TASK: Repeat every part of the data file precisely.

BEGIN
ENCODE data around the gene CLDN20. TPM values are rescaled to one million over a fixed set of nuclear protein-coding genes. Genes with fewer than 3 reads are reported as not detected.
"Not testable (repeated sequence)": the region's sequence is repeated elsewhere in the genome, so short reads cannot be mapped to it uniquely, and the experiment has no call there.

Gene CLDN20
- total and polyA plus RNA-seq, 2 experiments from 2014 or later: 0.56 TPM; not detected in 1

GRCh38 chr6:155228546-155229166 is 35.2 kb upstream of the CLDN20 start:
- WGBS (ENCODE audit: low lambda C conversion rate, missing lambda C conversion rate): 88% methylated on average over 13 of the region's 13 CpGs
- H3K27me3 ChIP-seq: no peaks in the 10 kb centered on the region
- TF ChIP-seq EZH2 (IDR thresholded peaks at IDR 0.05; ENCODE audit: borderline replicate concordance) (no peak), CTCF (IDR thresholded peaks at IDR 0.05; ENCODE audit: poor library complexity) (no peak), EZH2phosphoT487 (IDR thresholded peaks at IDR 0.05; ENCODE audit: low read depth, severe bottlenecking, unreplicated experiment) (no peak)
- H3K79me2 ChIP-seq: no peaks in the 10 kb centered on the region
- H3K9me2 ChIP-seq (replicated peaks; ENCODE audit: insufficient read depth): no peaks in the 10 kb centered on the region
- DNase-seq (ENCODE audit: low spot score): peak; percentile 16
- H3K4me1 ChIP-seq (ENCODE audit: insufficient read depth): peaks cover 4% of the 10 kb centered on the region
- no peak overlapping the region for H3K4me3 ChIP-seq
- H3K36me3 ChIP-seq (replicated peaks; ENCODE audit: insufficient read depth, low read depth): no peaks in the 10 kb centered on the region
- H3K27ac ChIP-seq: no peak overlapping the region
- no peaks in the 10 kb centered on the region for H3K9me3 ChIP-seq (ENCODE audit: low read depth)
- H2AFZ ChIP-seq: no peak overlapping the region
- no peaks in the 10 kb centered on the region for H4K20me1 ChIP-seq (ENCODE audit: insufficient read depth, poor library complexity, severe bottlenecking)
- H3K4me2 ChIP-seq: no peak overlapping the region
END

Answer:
ENCODE data around the gene CLDN20. TPM values are rescaled to one million over a fixed set of nuclear protein-coding genes. Genes with fewer than 3 reads are reported as not detected.
"Not testable (repeated sequence)": the region's sequence is repeated elsewhere in the genome, so short reads cannot be mapped to it uniquely, and the experiment has no call there.

Gene CLDN20
- total and polyA plus RNA-seq, 2 experiments from 2014 or later: 0.56 TPM; not detected in 1

GRCh38 chr6:155228546-155229166 is 35.2 kb upstream of the CLDN20 start:
- WGBS (ENCODE audit: low lambda C conversion rate, missing lambda C conversion rate): 88% methylated on average over 13 of the region's 13 CpGs
- H3K27me3 ChIP-seq: no peaks in the 10 kb centered on the region
- TF ChIP-seq EZH2 (IDR thresholded peaks at IDR 0.05; ENCODE audit: borderline replicate concordance) (no peak), CTCF (IDR thresholded peaks at IDR 0.05; ENCODE audit: poor library complexity) (no peak), EZH2phosphoT487 (IDR thresholded peaks at IDR 0.05; ENCODE audit: low read depth, severe bottlenecking, unreplicated experiment) (no peak)
- H3K79me2 ChIP-seq: no peaks in the 10 kb centered on the region
- H3K9me2 ChIP-seq (replicated peaks; ENCODE audit: insufficient read depth): no peaks in the 10 kb centered on the region
- DNase-seq (ENCODE audit: low spot score): peak; percentile 16
- H3K4me1 ChIP-seq (ENCODE audit: insufficient read depth): peaks cover 4% of the 10 kb centered on the region
- no peak overlapping the region for H3K4me3 ChIP-seq
- H3K36me3 ChIP-seq (replicated peaks; ENCODE audit: insufficient read depth, low read depth): no peaks in the 10 kb centered on the region
- H3K27ac ChIP-seq: no peak overlapping the region
- no peaks in the 10 kb centered on the region for H3K9me3 ChIP-seq (ENCODE audit: low read depth)
- H2AFZ ChIP-seq: no peak overlapping the region
- no peaks in the 10 kb centered on the region for H4K20me1 ChIP-seq (ENCODE audit: insufficient read depth, poor library complexity, severe bottlenecking)
- H3K4me2 ChIP-seq: no peak overlapping the region